Tinderbox uses the OS font dialog to set fonts. If setting values manually, you may trip up on the fact that fonts real ‘under-the-hood’ name and the screen name used in dialogs etc. You should be able to use any font** correctly installed on your MAc. If unsure of the name to set manually, e.g. in a QuickStamp (as opposed to via the OS font dialog) I’d suggest making a new file, using the font dialog to set the attribute and then looking at the result in Get Info/attributes, i.e. the text string that is stored in that attribute.

** I’m not sure about TrueType vs. OpenType vs. PostScript, etc. If you’re into that sort of nuance I’d email support as some types might not be supported.

Looking at my Macs, the fonts in Tinderbox seem to have been installed onto the Mac so i guess Tinderbox installs the font on first use if not found. That may vary if you’re a pro graphics designer with complex specialist font management software (in that case I’d email support).

I hope that covers your second Q!. If not, just ask!

Indeed. :grinning:

It does, except when it doesn’t. E.g., when setting a font in a Quickstamp, Tinderbox does not use the macOS font dialog. An alternate approach to @mwra’s method for getting around the screen name vs. real name issue is using the macOS Font Book application instead of the Fonts dialog that is opened with T. View Font Info in Font Book and copy the “Full name”.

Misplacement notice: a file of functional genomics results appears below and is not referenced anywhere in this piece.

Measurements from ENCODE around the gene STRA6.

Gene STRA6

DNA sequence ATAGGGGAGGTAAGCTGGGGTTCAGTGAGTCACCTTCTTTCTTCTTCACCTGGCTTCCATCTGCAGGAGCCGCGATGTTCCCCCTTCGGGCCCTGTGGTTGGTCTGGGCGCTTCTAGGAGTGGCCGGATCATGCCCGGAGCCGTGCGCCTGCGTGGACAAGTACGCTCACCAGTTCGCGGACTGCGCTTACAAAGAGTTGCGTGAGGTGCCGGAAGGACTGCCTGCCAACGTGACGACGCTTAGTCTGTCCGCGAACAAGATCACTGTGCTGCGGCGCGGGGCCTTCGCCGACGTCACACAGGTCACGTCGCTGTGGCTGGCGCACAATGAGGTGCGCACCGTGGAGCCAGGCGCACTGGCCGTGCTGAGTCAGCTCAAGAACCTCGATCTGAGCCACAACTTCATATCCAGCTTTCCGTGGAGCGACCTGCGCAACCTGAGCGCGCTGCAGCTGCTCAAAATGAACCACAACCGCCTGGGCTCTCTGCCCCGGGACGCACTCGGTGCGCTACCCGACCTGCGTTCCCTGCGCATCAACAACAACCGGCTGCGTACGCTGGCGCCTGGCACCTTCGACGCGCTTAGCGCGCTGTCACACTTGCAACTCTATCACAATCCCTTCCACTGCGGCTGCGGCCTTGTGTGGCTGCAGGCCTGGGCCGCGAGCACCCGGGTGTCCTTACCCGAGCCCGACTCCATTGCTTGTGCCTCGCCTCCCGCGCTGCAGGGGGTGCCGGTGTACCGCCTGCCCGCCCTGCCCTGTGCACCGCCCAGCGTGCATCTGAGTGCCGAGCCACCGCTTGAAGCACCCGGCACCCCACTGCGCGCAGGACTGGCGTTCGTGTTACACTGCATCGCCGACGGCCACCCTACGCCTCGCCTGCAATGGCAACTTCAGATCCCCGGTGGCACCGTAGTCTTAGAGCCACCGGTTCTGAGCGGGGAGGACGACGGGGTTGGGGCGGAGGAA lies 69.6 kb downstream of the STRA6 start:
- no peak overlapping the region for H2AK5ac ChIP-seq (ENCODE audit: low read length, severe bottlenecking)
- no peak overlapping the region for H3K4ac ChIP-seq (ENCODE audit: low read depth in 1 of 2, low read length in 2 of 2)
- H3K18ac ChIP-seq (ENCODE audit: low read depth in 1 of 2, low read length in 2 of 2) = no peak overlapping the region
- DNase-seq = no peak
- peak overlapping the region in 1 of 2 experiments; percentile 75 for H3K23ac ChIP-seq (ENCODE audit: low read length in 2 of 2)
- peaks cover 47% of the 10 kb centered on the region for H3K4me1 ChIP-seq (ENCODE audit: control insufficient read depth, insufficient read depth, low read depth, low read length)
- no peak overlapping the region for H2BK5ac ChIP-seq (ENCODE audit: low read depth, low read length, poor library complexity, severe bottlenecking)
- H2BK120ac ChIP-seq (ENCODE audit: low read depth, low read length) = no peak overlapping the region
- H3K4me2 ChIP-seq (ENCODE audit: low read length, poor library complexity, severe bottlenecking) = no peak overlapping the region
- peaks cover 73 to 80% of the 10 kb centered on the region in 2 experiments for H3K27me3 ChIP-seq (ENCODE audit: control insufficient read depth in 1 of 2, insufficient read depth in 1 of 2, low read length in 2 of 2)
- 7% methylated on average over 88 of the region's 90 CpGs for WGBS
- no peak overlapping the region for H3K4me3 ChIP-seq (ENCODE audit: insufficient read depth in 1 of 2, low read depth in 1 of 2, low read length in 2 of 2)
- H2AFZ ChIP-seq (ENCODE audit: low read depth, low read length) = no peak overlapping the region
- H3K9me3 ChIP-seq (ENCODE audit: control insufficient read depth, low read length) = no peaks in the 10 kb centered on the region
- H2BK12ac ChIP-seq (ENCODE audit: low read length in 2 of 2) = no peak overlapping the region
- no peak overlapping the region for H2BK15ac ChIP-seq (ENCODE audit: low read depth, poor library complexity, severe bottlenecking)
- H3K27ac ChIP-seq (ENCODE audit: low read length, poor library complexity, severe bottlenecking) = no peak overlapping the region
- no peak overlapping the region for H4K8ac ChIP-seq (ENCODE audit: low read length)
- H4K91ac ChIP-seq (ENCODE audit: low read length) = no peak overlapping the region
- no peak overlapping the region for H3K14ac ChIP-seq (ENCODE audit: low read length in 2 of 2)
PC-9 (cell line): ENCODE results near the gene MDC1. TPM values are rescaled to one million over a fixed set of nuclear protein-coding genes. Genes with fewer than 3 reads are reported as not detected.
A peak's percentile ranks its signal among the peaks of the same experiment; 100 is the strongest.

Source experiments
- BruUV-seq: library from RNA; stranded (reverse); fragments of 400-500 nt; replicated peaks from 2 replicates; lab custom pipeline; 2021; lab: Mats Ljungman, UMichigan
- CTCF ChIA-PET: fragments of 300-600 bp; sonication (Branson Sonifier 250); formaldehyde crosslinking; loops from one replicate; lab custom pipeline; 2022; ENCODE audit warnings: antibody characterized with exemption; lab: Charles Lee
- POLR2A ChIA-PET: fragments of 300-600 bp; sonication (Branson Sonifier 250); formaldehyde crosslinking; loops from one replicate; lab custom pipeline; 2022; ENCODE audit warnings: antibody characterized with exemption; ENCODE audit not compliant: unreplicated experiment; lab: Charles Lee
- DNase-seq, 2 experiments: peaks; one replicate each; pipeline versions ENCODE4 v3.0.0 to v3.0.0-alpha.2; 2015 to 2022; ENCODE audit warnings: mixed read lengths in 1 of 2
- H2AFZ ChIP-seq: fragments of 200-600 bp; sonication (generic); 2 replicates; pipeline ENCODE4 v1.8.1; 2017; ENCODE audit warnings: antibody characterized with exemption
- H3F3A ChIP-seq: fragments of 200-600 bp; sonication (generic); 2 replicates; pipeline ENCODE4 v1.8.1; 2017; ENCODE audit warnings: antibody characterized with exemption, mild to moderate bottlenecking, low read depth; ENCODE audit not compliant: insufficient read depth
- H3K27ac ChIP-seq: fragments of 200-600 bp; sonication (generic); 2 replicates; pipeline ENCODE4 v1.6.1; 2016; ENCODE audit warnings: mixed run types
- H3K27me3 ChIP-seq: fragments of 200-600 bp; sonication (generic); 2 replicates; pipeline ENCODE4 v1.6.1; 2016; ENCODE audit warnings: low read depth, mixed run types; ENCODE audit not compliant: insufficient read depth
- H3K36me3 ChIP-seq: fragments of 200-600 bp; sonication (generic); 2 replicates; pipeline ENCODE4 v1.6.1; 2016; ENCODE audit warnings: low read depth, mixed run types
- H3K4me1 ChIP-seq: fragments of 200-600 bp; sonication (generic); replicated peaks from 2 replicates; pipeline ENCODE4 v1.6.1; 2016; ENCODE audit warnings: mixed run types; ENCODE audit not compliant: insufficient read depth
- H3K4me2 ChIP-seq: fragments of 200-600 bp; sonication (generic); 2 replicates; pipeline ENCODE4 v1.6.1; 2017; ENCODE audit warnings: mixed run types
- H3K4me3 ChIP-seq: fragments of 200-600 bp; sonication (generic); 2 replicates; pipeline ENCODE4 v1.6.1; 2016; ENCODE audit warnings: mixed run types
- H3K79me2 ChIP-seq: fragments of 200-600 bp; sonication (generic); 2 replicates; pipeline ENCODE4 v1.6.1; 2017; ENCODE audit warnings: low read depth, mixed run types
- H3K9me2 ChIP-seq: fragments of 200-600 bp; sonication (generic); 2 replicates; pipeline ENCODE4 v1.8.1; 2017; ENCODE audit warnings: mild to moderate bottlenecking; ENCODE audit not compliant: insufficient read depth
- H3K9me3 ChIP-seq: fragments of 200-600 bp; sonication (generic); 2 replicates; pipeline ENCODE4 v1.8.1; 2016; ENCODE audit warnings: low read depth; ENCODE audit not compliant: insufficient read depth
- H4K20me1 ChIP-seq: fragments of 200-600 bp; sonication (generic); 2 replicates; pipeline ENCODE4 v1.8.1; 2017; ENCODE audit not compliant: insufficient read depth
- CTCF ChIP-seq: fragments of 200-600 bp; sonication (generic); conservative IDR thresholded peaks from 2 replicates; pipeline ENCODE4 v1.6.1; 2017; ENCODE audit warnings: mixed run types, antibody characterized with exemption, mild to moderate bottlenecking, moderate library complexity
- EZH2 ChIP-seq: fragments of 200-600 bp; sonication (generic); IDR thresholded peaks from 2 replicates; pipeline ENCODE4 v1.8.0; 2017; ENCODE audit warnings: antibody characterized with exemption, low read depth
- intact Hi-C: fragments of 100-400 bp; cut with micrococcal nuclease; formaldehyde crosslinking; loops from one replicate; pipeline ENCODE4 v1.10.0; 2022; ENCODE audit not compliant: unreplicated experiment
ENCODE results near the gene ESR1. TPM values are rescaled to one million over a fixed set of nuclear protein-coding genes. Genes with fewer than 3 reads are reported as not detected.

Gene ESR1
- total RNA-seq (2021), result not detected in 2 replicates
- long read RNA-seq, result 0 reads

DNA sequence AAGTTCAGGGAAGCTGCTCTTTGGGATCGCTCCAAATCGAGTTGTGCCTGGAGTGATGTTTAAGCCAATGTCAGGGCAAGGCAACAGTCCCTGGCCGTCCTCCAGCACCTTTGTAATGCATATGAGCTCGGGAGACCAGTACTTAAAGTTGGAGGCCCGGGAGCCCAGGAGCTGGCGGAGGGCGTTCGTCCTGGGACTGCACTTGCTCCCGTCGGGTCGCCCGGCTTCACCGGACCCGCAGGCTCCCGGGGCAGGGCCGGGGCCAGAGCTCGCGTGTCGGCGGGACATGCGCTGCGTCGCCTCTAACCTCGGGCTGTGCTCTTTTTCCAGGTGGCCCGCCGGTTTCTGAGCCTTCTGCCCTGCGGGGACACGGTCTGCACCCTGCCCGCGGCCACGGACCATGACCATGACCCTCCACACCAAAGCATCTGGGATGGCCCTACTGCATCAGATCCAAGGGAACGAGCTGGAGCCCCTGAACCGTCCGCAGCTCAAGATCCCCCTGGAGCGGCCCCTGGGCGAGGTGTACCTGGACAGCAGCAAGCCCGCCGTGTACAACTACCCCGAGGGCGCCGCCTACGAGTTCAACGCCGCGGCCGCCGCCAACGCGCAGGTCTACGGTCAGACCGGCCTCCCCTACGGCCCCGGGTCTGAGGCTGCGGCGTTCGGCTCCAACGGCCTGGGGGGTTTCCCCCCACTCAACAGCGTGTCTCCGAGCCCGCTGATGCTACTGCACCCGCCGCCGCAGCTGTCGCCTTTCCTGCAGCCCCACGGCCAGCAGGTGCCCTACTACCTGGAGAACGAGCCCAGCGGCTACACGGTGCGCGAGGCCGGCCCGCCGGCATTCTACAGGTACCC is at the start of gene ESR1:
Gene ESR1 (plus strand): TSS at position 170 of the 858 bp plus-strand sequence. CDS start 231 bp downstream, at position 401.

Absolutely agree. This is the point I was getting at in my last re using a test file to see the internal stored string.

I’m fairly sure that Tinderbox does not copy the font files out of its package directory. That would be unusual behaviour and unnecessary given that the macOS “binds” the Resources folder to the lookup path for resources. Also, the font files had not been copied to any of my directories.

Thank you for $MapBodyTextSize which is certainly what I sought.

I confess that it is solely now that I re-read what you said about the Sandbox family of attributes with which every note is endowed. That is a great convenience and, suddenly, dozens of prior posts I have read make a little bit more sense. It had not occurred to me that there would be “convenience” attributes. I’ve also now found the var declaration which I can see will be useful.